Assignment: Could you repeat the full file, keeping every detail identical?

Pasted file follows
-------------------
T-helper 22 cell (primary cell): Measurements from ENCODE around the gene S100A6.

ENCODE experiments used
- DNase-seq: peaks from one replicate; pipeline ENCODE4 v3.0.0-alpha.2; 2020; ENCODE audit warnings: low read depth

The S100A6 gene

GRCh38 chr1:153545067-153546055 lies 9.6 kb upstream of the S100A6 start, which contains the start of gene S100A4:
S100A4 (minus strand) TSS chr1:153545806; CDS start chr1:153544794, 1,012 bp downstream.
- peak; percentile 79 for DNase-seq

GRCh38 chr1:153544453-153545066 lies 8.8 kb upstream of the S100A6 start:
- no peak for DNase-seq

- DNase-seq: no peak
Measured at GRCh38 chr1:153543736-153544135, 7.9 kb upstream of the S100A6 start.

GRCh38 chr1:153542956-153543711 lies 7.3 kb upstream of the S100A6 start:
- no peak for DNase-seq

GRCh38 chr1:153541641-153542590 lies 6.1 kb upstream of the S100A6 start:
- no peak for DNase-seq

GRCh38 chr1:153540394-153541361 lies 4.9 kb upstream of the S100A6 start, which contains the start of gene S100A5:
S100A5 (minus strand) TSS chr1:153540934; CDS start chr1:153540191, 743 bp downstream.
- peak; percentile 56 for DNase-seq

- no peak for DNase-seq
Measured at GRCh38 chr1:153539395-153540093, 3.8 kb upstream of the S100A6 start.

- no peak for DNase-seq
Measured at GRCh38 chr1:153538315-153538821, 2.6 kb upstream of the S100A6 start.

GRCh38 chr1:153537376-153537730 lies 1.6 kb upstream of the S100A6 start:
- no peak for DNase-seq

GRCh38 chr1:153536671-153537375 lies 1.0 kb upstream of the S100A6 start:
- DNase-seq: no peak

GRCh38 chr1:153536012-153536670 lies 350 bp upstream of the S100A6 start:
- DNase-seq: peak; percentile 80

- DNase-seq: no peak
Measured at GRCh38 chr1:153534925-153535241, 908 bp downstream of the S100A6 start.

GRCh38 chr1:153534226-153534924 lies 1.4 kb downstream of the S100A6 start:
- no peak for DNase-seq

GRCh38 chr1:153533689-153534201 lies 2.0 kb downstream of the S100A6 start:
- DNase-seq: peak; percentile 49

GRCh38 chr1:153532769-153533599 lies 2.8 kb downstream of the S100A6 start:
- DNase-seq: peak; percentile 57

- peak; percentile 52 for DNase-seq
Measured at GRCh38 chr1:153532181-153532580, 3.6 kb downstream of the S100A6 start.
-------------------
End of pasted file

T-helper 22 cell (primary cell): Measurements from ENCODE around the gene S100A6.

ENCODE experiments used
- DNase-seq: peaks from one replicate; pipeline ENCODE4 v3.0.0-alpha.2; 2020; ENCODE audit warnings: low read depth

The S100A6 gene

GRCh38 chr1:153545067-153546055 lies 9.6 kb upstream of the S100A6 start, which contains the start of gene S100A4:
S100A4 (minus strand) TSS chr1:153545806; CDS start chr1:153544794, 1,012 bp downstream.
- peak; percentile 79 for DNase-seq

GRCh38 chr1:153544453-153545066 lies 8.8 kb upstream of the S100A6 start:
- no peak for DNase-seq

- DNase-seq: no peak
Measured at GRCh38 chr1:153543736-153544135, 7.9 kb upstream of the S100A6 start.

GRCh38 chr1:153542956-153543711 lies 7.3 kb upstream of the S100A6 start:
- no peak for DNase-seq

GRCh38 chr1:153541641-153542590 lies 6.1 kb upstream of the S100A6 start:
- no peak for DNase-seq

GRCh38 chr1:153540394-153541361 lies 4.9 kb upstream of the S100A6 start, which contains the start of gene S100A5:
S100A5 (minus strand) TSS chr1:153540934; CDS start chr1:153540191, 743 bp downstream.
- peak; percentile 56 for DNase-seq

- no peak for DNase-seq
Measured at GRCh38 chr1:153539395-153540093, 3.8 kb upstream of the S100A6 start.

- no peak for DNase-seq
Measured at GRCh38 chr1:153538315-153538821, 2.6 kb upstream of the S100A6 start.

GRCh38 chr1:153537376-153537730 lies 1.6 kb upstream of the S100A6 start:
- no peak for DNase-seq

GRCh38 chr1:153536671-153537375 lies 1.0 kb upstream of the S100A6 start:
- DNase-seq: no peak

GRCh38 chr1:153536012-153536670 lies 350 bp upstream of the S100A6 start:
- DNase-seq: peak; percentile 80

- DNase-seq: no peak
Measured at GRCh38 chr1:153534925-153535241, 908 bp downstream of the S100A6 start.

GRCh38 chr1:153534226-153534924 lies 1.4 kb downstream of the S100A6 start:
- no peak for DNase-seq

GRCh38 chr1:153533689-153534201 lies 2.0 kb downstream of the S100A6 start:
- DNase-seq: peak; percentile 49

GRCh38 chr1:153532769-153533599 lies 2.8 kb downstream of the S100A6 start:
- DNase-seq: peak; percentile 57

- peak; percentile 52 for DNase-seq
Measured at GRCh38 chr1:153532181-153532580, 3.6 kb downstream of the S100A6 start.